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A square is drawn on a piece of paper. How can you draw an equilateral triangle such that its vertices lie on the boundary of this square?

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  • $\begingroup$ Not too difficult but rather pretty! $\endgroup$ Nov 8 '20 at 8:50
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Choose a point on the boundary and rotate the square around this point by 60° cw and ccw. The intersection points with the original square are the vertices of the triangle: ![![enter image description here

Explanation:

The new intersection points (those that are not the pivot point) are 60° rotations of each other wrt to the pivot point because they are the same intersection of two shapes that are simultaneously rotated, namely, blue and black square into black and red square.

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  • $\begingroup$ Very nice. This is better than my solution. By the way, you can use this to find the exact location of each vertex of the triangle. $\endgroup$ Nov 8 '20 at 8:50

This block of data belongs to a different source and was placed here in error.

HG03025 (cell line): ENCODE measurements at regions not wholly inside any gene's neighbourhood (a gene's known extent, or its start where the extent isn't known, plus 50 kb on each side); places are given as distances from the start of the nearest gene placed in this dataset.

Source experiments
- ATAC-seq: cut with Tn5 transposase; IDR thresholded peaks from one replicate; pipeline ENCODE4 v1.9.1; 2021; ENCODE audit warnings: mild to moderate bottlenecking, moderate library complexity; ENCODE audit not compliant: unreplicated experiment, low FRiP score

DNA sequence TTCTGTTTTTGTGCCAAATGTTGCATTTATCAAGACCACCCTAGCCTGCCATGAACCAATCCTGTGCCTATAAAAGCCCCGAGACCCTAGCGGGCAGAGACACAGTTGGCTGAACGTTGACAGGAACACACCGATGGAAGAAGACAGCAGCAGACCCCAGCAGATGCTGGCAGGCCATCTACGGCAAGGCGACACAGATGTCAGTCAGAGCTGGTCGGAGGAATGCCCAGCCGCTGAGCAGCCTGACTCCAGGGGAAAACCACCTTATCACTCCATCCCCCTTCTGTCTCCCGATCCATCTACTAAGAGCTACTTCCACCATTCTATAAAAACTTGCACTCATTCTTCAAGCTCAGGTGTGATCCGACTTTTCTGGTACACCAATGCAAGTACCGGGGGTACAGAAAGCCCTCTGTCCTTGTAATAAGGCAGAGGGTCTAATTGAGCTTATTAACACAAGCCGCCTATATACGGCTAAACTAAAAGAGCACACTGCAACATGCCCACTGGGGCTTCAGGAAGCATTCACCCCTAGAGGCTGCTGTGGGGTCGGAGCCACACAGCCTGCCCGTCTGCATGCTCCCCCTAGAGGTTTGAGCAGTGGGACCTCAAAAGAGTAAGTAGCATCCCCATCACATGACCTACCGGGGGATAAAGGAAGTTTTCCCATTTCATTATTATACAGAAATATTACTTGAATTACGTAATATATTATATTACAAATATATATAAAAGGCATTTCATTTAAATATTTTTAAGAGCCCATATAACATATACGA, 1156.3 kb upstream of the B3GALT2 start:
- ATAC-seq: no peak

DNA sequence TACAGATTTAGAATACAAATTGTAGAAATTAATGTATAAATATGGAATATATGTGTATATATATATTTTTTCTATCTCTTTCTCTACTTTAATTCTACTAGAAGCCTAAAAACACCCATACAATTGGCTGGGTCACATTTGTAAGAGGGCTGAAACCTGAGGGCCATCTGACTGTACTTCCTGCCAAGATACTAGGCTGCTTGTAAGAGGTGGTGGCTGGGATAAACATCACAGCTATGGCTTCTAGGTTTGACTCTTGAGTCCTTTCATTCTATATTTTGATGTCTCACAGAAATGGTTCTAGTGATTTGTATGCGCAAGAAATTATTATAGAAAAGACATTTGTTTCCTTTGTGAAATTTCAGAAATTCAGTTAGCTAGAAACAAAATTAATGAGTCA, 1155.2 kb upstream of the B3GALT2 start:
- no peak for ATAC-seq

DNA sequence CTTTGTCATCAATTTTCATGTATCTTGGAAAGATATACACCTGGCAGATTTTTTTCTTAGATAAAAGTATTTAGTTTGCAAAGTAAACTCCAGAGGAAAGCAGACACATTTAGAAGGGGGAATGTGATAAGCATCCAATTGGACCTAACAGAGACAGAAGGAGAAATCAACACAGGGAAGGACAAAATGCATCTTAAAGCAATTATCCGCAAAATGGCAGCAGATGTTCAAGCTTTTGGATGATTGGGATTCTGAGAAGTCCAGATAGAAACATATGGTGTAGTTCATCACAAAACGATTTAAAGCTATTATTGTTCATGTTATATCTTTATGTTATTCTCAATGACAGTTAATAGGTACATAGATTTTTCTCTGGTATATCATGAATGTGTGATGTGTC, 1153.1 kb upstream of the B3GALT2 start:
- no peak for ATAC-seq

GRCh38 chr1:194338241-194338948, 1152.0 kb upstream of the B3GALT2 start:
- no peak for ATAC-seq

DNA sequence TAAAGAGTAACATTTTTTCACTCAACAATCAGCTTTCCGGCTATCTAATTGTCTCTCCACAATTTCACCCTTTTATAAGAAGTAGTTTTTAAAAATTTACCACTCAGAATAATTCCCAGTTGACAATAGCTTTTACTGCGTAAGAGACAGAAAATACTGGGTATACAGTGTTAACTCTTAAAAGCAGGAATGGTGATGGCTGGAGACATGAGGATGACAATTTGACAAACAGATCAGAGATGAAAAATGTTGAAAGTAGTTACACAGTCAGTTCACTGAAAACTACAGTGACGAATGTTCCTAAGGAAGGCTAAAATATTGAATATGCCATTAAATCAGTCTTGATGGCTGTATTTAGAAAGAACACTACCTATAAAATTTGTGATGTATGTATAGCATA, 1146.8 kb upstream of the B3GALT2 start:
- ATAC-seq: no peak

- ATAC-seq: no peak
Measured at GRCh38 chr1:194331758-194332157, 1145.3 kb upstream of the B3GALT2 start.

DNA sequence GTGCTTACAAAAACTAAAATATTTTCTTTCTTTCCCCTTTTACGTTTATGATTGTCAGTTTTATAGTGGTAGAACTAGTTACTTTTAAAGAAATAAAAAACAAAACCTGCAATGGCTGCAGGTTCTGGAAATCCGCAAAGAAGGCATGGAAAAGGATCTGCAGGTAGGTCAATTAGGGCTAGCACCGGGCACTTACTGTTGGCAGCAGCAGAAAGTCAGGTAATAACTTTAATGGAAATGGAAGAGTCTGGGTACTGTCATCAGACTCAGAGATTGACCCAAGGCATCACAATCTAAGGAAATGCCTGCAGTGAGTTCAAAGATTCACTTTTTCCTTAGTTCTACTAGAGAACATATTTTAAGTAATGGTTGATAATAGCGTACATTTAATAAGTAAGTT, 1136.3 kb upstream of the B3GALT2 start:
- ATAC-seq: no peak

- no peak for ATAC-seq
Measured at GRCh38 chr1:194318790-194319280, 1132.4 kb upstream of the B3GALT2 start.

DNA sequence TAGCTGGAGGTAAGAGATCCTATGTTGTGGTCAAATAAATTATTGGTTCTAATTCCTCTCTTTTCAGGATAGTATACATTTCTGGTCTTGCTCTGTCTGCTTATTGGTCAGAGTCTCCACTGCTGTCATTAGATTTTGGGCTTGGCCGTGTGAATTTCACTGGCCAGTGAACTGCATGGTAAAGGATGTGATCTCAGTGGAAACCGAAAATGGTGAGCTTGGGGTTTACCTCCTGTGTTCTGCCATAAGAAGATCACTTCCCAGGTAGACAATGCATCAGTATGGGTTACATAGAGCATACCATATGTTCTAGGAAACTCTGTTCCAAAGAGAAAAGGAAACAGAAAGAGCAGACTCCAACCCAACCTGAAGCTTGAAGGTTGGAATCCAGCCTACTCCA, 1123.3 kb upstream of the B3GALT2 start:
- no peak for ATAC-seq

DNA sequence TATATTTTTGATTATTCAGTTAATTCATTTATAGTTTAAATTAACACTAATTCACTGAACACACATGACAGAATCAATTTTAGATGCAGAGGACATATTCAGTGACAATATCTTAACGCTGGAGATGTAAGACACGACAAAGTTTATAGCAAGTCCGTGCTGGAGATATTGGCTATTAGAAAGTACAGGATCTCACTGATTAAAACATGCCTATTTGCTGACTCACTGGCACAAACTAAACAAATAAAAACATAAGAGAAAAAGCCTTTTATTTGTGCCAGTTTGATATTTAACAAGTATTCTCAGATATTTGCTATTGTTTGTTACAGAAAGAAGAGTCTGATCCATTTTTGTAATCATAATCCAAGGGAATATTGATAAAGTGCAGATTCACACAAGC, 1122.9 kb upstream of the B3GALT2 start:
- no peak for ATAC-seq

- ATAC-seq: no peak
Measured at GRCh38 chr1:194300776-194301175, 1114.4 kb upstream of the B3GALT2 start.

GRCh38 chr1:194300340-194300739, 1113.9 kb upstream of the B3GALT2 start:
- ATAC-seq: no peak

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    $\begingroup$ It's not clear what physical actions you're supposed to take with the piece of paper to do this. We can't rotate the paper 60 degrees and look at the intersection, because there won't be two intersecting squares. There'll just be one rotated square. Plus, it's not clear how we would make sure the rotation is 60 degrees. Even if we assume we have a protractor or something, it's going to slip and shift if we rotate the paper under it. $\endgroup$ Nov 8 '20 at 17:16
  • $\begingroup$ @user2357112supportsMonica Finding and rotating by a 60° angle as well as intersecting basic shapes are standard operations in the majority of contexts that come to mind (straight edge and compass, origami, analytic geometry). Given that it seems eminently justifiable to gloss over these implementation details in both the question and the answer. One may even argue that this generality adds to their appeal. $\endgroup$ Nov 8 '20 at 22:15
  • $\begingroup$ @user2357112supportsMonica the best tool for this is a second sheet of paper. $\endgroup$ Nov 9 '20 at 4:16

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